The victim, Zelimkhan Khangoshvili, was a 40-year-old ethnic Chechen from Georgia. Starting around 2001, he fought on the rebel side — against Russian troops — during the Second Chechen War. The Kremlin, correspondingly, considered him a terrorist. For his supporters, he was a fighter for the independence of Chechnya.
Khangoshvili had already received a number of threats, and had survived two previous attempts on his life, before fleeing to Germany, where he applied for political asylum and entered into cooperation with law enforcement authorities.
Khangoshvili’s suspected killer was captured near the scene after throwing his pistol —which reportedly had been equipped with a silencer — into a canal. Police discovered that he was carrying a Russian passport in the name of Vadim Sokolov, and they soon determined that he had arrived a few days earlier from Moscow. The German news magazine Der Spiegel, the Insider (Russia) and the open-source reporting collective Bellingcat are now reporting evidence that the man’s passport ties him to the Russian security service, known as the FSB.
The case has exploded like a thunderclap in the sleepy German political scene. Newspapers are full of speculation about the political background of the killing. “Just like in the Cold War,” headlined the Sueddeutsche Zeitung. Reporters are wondering whether Germany has now its own “Skripal case,” referring to Sergei Skripal, a Russian defector who (along with his daughter) narrowly survived an attack with a nerve toxin in Britain in March 2018. (British authorities have publicly linked that incident to Russian military intelligence.)
You don’t need to be a conspiracy theorist to suspect that the Kremlin is behind this latest incident. In 2006, Russia’s parliament, the Duma, granted the security service the right to track down and eliminate terrorists abroad. Just a few weeks later, Alexander Litvinenko, an FSB defector and vocal critic of Russian President Vladimir Putin, died after being poisoned with radioactive polonium. A British inquiry later determined that Russian intelligence operatives were likely behind the murder.
So you might think that Germany’s leaders would react with horror and indignation — as countries generally do in cases of foreign-orchestrated assassinations on their soil. Yet, you’d be wrong. German politicians have been conspicuous by their silence; almost none have reacted to the news. Foreign Minister Heiko Maas, who was in Moscow two days before the killing in Berlin occurred, has remained silent. Shortly after the assassination, the leaders of four states in eastern Germany called for Russia to be invited back into the Group of Seven.
Many Germans probably agree with them. Despite Moscow’s annexation of Crimea five years ago and its continuing orchestration of conflict in eastern Ukraine, many in Germany want better relations with Russia. Quite a few Germans (many politicians among them) support the controversial Nord Stream 2 pipeline across the Baltic Sea. Critics say that Putin is using the project to divide the European Union and to finance his war in Ukraine. Yet they remain in the minority. German business leaders routinely denounce sanctions against Russia.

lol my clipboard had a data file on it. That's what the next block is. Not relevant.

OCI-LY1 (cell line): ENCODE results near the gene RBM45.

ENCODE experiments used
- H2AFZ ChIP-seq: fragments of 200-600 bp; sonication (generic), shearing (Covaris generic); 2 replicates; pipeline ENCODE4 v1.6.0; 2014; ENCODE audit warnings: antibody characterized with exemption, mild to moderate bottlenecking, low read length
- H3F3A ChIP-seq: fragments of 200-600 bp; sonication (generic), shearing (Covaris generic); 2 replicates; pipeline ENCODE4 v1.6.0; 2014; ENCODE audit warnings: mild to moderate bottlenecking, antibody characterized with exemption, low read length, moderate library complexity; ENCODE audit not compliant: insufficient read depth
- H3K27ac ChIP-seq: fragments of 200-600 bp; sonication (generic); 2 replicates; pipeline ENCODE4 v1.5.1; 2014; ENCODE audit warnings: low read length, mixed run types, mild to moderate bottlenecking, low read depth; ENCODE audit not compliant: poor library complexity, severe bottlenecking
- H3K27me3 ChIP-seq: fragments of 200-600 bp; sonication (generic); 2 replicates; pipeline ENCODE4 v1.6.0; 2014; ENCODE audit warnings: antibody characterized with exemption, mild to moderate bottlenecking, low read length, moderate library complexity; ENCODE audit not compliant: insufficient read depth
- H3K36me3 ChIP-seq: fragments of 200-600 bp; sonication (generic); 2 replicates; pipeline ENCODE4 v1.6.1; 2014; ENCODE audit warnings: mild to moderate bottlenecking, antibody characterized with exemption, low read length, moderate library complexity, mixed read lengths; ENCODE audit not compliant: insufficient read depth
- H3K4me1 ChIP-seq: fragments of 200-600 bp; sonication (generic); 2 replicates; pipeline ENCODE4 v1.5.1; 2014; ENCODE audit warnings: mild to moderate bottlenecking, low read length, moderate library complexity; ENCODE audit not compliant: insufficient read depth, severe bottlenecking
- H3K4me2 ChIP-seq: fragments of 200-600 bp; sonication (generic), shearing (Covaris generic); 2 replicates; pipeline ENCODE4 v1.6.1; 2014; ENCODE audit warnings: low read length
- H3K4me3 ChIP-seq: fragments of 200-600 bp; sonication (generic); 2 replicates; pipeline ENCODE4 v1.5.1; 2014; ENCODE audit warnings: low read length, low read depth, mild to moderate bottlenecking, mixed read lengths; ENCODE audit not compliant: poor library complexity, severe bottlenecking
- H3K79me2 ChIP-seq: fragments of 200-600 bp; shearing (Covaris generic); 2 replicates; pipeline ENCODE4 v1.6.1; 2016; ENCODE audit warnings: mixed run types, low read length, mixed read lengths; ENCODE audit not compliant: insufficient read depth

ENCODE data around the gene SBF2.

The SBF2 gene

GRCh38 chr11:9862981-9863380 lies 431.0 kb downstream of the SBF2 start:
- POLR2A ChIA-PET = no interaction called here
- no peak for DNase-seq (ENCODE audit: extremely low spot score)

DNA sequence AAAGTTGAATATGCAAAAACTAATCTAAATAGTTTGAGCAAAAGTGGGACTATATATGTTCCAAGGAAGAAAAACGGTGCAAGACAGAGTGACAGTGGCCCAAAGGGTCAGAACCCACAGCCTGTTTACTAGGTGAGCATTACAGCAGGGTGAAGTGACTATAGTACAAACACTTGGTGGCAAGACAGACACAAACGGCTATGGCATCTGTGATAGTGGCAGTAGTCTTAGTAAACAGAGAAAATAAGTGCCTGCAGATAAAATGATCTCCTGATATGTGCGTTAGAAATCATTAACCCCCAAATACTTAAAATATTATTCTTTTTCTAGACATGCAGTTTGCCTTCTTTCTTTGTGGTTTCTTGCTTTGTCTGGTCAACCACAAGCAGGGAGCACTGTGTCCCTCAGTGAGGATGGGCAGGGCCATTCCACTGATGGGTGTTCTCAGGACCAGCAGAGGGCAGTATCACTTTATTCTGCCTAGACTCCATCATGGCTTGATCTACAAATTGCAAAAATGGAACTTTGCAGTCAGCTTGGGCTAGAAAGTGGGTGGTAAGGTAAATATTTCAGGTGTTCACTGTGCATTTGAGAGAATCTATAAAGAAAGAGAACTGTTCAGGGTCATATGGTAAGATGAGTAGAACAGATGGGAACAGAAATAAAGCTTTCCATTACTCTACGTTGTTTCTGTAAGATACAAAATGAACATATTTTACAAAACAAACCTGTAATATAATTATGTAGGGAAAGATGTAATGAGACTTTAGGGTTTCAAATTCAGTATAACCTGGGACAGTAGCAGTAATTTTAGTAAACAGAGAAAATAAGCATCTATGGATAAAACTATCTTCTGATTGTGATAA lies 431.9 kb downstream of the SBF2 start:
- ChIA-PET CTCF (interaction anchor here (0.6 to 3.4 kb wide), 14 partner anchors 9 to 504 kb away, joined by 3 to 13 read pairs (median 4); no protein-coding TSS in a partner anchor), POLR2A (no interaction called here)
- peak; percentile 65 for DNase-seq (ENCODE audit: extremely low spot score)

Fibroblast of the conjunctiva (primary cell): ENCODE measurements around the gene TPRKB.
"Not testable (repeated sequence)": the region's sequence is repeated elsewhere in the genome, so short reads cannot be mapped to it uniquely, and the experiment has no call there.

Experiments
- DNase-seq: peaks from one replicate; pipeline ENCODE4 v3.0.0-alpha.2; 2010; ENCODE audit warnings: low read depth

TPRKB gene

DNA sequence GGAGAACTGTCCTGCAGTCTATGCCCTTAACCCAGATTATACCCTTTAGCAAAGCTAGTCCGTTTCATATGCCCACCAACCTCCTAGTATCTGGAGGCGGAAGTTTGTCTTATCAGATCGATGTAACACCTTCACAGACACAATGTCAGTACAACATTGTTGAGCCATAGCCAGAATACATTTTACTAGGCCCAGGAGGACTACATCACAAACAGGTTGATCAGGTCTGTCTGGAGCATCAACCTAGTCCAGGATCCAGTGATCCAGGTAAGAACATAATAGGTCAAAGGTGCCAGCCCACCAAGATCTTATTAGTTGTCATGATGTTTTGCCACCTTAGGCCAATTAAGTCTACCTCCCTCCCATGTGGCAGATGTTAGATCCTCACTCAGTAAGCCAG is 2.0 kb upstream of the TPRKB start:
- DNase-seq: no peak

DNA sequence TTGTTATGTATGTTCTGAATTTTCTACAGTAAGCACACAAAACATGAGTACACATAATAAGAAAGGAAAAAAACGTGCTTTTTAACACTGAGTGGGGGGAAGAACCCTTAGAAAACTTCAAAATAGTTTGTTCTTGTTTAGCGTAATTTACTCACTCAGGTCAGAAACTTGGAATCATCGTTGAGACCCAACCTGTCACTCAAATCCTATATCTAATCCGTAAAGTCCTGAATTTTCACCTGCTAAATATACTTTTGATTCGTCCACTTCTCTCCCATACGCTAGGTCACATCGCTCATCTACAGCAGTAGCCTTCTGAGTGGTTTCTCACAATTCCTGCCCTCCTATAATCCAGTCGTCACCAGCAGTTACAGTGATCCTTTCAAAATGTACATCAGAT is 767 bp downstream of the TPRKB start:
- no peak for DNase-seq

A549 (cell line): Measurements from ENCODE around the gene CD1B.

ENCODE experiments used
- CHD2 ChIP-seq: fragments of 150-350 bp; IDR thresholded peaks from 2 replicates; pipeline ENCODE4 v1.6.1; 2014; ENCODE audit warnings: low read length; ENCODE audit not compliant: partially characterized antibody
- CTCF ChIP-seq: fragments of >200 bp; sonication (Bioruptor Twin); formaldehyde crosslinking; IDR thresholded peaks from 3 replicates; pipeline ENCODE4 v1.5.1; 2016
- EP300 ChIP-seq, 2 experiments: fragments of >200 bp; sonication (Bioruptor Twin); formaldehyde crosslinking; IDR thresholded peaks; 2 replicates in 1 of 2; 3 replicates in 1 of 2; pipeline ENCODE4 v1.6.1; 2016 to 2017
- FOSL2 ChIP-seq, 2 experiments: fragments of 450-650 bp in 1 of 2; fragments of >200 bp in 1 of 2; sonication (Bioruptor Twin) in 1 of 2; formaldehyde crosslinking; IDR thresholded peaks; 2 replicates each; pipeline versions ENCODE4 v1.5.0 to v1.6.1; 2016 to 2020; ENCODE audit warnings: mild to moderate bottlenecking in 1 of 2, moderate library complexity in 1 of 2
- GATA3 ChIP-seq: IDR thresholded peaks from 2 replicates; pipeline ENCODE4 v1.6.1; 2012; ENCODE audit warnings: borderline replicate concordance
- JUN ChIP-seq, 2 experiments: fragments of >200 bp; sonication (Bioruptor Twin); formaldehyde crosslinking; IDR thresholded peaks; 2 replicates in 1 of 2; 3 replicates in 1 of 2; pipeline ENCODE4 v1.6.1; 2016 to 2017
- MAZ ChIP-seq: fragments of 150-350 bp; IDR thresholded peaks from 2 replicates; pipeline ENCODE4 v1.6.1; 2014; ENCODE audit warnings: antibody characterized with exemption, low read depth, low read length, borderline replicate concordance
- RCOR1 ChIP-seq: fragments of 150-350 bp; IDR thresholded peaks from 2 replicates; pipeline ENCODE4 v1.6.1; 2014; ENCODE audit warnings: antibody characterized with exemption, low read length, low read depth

Will the Khangoshvili assassination change anything? “This killing was a demonstrative act,” says Igor Eidman, a Russian dissident and political commentator. “It’s about intimidating Putin’s critics in the West and showing that the Russian secret services can do whatever they want with impunity even in the heart of Germany.” Even though the politicians have remained silent, Eidman said, the media, at least, have woken up: “I have the hope that this incident will finally put an end to German society’s obliviousness about Russia.”
Perhaps. But his optimism sounds like wishful thinking. Even journalists are hedging their bets. Some media outlets are depicting the killing as “the result of a conflict within the Chechen diaspora in Berlin.” German state broadcaster Deutsche Welle bent over backwards to avoid blaming the Kremlin. On its website, it noted that the federal prosecutor’s office had, so far, declined to get involved, and that it would only do so “if it had evidence that a ‘foreign power’ was behind the crime.” It was only the media, the author of the article stressed, that are “speculating about the possible involvement of Russian intelligence agencies.”
Germans’ incredible naivete about Russia isn´t likely to change — even if there is clear proof of Russian government involvement in the Berlin killing. Needless to say, conclusive evidence will be difficult to come by, given the nature of Moscow’s intelligence operations abroad.
It’s difficult to escape the impression that most members of the political elite (and many ordinary citizens, as well) prefer not to look too closely at the incident. Murder is so messy, after all — especially when it’s committed right in the middle of your capital, in full view of witnesses. Why let something like that get in the way of a flourishing relationship?